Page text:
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From Middle English nigard, nygard ‎(miser), from nig ‎(niggardly person), possibly of Scandinavian origin (Old Norse hnǫggr ‎(miserly, stingy)). Possibly cognate to niggle ‎(miser).[1]



niggard ‎(comparative more niggard, superlative most niggard)

  1. Sparing; stinting; parsimonious.
  2. Miserly or stingy.
    • Miguel de Cervantes Saavedra, ‎The History and Adventures of the Renowned Don Quixote (translated by Tobias Smollett)
      It was, however, the pleasure of his niggard and unhappy fortune, that in seeking a place proper for his accommodation, he and Dapple tumbled into a deep and very dark pit, among a number of old buildings.
    • 1852, William and Robert Chambers, Chambers' Edinburgh Journal:
      [H]is heart swelled within him, as he sat at the head of his own table, on the occasion of the house-warming, dispensing with no niggard hand the gratuitous viands and unlimited beer, which were at once to symbolise and inaugurate the hospitality of his mansion.


niggard ‎(plural niggards)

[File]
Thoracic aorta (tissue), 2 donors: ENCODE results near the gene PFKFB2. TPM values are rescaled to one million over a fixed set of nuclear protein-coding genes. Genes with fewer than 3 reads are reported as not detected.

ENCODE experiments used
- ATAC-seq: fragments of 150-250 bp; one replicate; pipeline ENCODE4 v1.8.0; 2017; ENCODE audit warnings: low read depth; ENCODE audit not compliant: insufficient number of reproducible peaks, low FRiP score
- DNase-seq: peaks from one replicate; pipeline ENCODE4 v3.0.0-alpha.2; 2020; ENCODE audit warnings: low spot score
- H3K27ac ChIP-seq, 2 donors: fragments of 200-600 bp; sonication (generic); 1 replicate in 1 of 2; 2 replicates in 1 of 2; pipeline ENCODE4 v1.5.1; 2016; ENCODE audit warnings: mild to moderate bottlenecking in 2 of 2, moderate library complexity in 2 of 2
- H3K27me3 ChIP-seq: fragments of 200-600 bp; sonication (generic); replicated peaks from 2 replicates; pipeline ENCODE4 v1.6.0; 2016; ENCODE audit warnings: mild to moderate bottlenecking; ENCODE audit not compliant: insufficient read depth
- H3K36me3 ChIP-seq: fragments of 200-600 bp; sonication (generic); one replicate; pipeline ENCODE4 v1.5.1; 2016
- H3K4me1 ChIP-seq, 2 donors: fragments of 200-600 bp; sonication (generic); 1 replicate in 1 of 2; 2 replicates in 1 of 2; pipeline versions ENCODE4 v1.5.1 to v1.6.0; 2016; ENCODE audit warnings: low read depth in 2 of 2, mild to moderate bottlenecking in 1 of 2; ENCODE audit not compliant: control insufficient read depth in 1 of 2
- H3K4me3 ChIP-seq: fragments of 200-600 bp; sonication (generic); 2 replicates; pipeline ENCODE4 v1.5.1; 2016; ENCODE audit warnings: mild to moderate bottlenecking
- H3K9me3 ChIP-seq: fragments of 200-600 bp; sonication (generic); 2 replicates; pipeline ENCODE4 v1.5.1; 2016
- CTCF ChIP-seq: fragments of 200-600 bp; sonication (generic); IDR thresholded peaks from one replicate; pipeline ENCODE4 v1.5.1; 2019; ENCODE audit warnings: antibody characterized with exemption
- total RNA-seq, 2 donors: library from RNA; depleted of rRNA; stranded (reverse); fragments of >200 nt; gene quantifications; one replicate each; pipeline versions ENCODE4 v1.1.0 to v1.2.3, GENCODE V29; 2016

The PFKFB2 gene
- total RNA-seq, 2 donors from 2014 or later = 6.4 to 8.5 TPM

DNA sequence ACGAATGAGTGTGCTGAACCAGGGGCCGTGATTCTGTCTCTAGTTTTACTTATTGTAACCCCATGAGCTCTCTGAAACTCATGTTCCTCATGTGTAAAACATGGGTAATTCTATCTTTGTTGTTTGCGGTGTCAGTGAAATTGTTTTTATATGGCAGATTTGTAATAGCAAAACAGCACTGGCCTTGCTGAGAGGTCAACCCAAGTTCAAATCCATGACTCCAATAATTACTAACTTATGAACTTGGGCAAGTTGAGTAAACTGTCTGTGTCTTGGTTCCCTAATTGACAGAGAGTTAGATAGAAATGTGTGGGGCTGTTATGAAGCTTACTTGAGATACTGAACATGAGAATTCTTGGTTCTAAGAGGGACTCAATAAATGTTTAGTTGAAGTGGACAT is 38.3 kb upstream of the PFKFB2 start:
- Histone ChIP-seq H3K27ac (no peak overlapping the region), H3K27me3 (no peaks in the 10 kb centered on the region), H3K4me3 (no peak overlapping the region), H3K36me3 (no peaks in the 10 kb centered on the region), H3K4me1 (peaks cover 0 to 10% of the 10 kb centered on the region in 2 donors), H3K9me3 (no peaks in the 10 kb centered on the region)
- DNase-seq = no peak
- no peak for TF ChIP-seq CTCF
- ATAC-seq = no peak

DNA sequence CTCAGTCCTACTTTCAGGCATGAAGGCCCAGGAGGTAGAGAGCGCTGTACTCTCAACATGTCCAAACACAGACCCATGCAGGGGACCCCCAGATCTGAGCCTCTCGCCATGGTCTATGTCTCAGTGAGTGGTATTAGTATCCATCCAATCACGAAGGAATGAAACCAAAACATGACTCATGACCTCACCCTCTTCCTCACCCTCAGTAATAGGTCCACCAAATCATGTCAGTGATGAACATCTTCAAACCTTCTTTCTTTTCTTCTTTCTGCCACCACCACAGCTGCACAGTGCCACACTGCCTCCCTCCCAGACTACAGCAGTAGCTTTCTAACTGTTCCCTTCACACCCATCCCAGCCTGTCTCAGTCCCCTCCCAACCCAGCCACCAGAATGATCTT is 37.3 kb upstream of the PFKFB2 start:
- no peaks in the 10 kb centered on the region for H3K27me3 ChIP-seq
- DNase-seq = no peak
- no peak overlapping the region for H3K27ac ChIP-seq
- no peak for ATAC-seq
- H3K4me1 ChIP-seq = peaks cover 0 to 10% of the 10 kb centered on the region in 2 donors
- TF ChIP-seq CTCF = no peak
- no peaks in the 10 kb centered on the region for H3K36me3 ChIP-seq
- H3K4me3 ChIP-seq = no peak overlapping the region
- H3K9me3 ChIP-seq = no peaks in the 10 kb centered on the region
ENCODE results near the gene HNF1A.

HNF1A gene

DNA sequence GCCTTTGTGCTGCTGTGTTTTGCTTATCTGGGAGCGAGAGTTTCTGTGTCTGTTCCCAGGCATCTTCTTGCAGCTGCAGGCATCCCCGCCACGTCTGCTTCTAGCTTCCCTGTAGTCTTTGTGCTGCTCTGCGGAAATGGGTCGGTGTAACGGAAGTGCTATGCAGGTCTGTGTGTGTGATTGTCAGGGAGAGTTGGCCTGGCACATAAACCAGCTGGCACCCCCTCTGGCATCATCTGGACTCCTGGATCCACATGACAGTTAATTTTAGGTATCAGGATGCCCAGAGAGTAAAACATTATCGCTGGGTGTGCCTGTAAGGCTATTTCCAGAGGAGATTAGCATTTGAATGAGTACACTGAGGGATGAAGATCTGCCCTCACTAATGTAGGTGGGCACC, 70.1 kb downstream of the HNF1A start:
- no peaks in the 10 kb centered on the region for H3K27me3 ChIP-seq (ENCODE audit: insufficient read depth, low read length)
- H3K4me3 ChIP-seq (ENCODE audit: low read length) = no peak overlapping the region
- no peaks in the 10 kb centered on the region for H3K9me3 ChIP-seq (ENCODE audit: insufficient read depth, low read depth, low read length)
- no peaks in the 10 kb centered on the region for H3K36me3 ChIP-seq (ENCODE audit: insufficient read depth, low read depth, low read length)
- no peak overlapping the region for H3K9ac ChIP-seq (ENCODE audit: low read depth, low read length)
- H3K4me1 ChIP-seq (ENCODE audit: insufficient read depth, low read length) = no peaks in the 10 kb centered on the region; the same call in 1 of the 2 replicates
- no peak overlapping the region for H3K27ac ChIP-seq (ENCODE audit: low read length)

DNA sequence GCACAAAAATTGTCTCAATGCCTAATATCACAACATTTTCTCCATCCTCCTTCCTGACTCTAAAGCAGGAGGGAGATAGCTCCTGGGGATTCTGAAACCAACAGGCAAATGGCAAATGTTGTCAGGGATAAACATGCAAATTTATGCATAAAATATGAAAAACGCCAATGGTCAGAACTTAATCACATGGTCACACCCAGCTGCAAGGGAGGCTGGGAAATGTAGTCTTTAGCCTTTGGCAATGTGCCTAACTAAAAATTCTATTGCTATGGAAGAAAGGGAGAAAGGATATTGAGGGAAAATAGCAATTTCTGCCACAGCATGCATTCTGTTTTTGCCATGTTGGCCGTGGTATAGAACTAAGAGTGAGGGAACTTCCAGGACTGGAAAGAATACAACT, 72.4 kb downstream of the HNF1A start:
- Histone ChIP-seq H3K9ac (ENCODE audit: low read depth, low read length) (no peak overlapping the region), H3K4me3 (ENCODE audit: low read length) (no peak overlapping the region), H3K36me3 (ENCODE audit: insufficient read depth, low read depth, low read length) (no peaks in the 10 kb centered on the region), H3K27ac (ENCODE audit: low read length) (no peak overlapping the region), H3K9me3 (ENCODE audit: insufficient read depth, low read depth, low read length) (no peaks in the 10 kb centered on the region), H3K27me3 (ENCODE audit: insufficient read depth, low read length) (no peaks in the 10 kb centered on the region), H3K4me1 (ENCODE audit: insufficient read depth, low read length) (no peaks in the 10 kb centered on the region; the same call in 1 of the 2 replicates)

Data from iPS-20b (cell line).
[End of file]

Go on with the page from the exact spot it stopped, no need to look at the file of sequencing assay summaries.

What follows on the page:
1. A miser or stingy person; a skinflint.
    • 1618, John Taylor, The Pennyles Pilgrimage OR The Money-lesse Perambulation of John Taylor:
      All his pleasures were social; and while health and fortune smiled upon him, he was no niggard either of his time or talents to those who needed them.
    • 1955, J. R. R. Tolkien, The Return of the King, Book VI, Chapter 6 "Many Partings":
      ‘No niggard are you, Éomer,’ said Aragorn, ‘to give thus to Gondor the fairest thing in your realm!’
  2. A false bottom in a grate, used for saving fuel.
    • Edward Bulwer Lytton, Godolphin
      It was evening: he ordered a fire and lights; and, leaning his face on his hand as he contemplated the fitful and dusky upbreakings of the flame through the bars of the niggard and contracted grate []
    • From a catalog of the Great Exhibition of 1851:
      Cooking apparatus, adapted for an opening eight feet wide, by five feet high, and containing an open-fire roasting range, with sliding spit-racks and winding cheek or niggard;
    • (Can we date this quote?), Thomas Carlyle, Jane Welsh Carlyle, Lady Gertrude Hoffmann Bliss, Thomas Carlyle: Letters to His Wife, published 1953, page 100:
      Neither this nor the Brompton house have a kitchen-range (that is, Grate like the Miles's), but only a grate with moveable niggards etc.
    • 1979, Journal of the Royal Society of Antiquaries of Ireland, volume 109, Royal Society of Antiquaries of Ireland, page 15:
      A niggard was a movable side to the kitchen grate which could be wound up with a handle so as to make the fire []

Usage notes[edit]

  • This word is unrelated to the racial epithet nigger (a corruption of the Spanish word negro ‎(black)), but some in the United States have taken offense at the word's use due to the phonetic similarity between the words.


Derived terms[edit]

Related terms[edit]




  1. ^ Erik Björkman, Scandinavian Loan-words in Middle English, page 34